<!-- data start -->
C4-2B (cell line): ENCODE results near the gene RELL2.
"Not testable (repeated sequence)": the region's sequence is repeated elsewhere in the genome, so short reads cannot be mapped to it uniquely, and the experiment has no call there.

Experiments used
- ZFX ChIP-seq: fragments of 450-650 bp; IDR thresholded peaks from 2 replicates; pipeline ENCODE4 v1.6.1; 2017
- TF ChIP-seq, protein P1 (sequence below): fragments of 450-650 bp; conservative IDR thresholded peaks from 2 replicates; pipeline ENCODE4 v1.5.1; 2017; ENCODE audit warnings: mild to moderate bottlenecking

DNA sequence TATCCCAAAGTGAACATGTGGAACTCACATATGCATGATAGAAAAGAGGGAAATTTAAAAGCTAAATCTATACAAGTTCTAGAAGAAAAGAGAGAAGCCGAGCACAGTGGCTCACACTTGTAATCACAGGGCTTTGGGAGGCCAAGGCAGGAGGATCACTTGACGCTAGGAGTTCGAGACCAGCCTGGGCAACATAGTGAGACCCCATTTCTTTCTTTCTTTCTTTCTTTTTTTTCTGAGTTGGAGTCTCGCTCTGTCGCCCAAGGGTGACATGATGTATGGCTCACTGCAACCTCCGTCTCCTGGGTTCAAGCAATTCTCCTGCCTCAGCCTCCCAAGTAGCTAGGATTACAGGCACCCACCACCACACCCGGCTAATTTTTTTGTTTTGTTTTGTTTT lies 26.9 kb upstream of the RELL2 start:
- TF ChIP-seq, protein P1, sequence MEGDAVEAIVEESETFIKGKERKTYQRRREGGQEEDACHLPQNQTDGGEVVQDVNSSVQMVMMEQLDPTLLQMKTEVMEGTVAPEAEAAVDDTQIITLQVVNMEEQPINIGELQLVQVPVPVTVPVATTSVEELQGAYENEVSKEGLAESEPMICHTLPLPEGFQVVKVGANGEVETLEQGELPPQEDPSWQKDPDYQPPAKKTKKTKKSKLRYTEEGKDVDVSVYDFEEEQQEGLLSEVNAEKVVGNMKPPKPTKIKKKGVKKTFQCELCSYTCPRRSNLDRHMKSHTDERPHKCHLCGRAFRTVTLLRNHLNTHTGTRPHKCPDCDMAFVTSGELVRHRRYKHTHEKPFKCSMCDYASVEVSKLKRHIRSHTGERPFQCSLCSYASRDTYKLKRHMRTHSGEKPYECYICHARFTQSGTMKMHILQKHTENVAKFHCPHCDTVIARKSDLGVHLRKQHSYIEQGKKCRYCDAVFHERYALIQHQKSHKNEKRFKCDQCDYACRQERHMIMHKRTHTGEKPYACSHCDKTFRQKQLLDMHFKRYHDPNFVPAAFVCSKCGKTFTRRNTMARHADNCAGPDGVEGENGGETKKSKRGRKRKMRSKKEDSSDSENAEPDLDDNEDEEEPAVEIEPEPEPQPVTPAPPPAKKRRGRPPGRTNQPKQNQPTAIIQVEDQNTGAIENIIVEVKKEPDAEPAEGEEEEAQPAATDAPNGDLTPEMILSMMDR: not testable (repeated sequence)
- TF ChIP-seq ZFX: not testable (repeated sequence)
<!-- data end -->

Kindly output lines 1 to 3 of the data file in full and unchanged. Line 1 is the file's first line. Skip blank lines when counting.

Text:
C4-2B (cell line): ENCODE results near the gene RELL2.
"Not testable (repeated sequence)": the region's sequence is repeated elsewhere in the genome, so short reads cannot be mapped to it uniquely, and the experiment has no call there.

Experiments used